Franz Joseph Haydn wrote some 51 sonatas for piano
and several other short piano pieces. Most of these were written in
his early years. He was not a pianist, and, as his career developed,
he lost interest in the genre. Only three of his piano sonatas were
written in the last twenty years of his life.
Haydn is best known for his string quartets and symphonies,
but his piano sonatas, despite many of them following a rigid three-movement
structure, show a great deal of experimentation. (He also wrote nine
sonatas with just two movements, and two sonatas with four movements.)
The vast majority of his sonatas were written in major keys (only seven
are in minor keys), and their melodic development is magnificent. Nevertheless,
not many of them contain virtuoso passages, and some of them sound relatively
simple. This does not detract from their musicality, but it may explain
why Haydn's piano sonatas are not performed very often.
The period instrument movement, after restoring original
(or approximately original) sounds to music of the baroque period and
earlier has been, in recent years, focusing on 18th and 19th century
works. Haydnís piano sonatas sound totally different on a modern piano
than on the type of instrument he actually played. While the square
piano (actually a rectangular instrument, similar in shape to a clavichord,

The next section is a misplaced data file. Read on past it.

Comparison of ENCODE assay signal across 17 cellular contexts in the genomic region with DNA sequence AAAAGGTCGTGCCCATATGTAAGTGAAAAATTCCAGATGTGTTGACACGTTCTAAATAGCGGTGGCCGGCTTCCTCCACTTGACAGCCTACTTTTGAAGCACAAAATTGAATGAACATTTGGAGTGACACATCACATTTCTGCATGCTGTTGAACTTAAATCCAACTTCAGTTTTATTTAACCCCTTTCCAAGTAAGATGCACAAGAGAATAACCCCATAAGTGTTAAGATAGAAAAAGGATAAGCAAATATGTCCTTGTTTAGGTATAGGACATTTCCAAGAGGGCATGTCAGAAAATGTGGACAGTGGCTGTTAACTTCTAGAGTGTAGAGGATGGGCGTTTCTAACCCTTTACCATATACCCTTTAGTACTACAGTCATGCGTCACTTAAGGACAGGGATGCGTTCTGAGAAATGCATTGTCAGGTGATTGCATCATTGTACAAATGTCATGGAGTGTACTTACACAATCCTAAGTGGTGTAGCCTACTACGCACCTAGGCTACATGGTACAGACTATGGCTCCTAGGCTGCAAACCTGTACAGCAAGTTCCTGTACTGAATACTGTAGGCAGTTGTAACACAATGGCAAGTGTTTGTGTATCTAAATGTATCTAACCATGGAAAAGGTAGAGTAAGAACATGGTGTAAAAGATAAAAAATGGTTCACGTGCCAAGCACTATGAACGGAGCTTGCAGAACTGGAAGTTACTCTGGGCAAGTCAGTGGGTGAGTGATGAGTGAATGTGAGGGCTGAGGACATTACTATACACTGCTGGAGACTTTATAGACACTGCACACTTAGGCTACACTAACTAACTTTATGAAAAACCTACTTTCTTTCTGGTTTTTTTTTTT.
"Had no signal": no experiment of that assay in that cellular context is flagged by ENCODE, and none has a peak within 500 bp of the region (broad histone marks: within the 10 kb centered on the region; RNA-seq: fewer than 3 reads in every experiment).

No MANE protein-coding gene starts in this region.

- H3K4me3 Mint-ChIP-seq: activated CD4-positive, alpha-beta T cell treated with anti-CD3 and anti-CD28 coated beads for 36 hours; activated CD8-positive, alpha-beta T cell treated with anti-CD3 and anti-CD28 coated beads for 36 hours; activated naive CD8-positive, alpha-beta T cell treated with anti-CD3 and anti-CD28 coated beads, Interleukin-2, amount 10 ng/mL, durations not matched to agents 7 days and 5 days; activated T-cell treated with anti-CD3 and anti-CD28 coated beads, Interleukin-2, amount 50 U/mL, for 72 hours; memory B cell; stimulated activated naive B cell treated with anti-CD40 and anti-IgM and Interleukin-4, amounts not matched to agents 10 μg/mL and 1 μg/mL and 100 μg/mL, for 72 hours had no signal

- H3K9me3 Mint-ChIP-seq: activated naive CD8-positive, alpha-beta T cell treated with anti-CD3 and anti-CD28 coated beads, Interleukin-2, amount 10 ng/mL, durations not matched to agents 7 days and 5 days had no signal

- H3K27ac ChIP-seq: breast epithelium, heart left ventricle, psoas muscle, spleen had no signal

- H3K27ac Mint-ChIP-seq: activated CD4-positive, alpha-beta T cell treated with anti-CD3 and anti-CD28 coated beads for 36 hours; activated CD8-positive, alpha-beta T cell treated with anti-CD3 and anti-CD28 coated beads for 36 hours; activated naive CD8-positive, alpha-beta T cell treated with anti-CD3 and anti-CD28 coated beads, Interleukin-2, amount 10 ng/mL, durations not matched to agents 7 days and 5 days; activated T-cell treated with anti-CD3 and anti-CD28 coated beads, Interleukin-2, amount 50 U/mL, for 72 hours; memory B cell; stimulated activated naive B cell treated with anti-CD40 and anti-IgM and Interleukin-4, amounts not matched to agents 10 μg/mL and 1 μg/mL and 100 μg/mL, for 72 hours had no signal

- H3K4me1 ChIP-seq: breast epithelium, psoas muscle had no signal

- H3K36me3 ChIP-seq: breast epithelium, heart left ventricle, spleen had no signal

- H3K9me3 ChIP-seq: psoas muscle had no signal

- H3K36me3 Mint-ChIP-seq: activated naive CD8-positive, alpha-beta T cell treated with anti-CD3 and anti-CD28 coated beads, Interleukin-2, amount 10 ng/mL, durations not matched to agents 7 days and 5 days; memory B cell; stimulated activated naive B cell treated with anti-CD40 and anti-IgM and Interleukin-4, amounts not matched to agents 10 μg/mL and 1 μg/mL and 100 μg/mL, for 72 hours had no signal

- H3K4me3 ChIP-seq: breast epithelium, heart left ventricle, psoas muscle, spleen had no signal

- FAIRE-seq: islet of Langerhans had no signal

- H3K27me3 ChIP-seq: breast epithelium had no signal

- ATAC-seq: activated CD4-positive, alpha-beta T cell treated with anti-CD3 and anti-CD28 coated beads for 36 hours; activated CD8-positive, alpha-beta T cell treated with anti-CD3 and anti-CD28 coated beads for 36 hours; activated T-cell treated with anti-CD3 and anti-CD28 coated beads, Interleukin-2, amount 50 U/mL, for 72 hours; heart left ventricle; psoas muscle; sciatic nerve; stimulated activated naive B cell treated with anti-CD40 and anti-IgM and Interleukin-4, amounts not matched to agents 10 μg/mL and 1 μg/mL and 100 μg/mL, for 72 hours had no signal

but larger) used on this recording was built after his death, it is
still much closer to the fortepianos that Haydn would have played.
This kind of instrument produces a totally different
sound, especially a quicker decay and much less resonance. This can
be heard in the second movement, the Largo e sostenuto, of the D major
sonata Hob. XVI/37, where the chords played fade into nothingness, rather
than echoing on a modern piano. The overall impression one gets from
this movement is far different from any recording on a modern piano
- there is a greater feeling of sadness here. Joanna Leach avoids the
trap of increasing the tempo, and performs the silence as well as she
plays the notes.
Leachís performances are very emotional. She puts a
lot of energy into these works, and the joyous movements are brimming
with happiness, while the starker sections are truly dark. There is
a strong contrast between the various movements of some of the sonatas.
The C# minor sonata begins with a powerful, aggressive Moderato, which
Leach plays as if it were a declamation. The middle movement of this
sonata, Scherzando allegro con brio, comes off with the lightest of
touch, sounding like autumn leaves skitting about on a frozen lake.
And the final movement, Minuet & Trio: Moderato, has the introspective
sound of a minor key, the minuet delicate and slow, as if accompanying
dancers in their final dance, as the candles are burning down to their
stumps and night is passing to morning.
One cannot but enjoy this disc, for its multitude of
colours and emotions, for the true joy that Joanna Leach brings to this
great music. She gives more beauty to her interpretations than she does
virtuosity, but, after all, isnít that what this music is all about?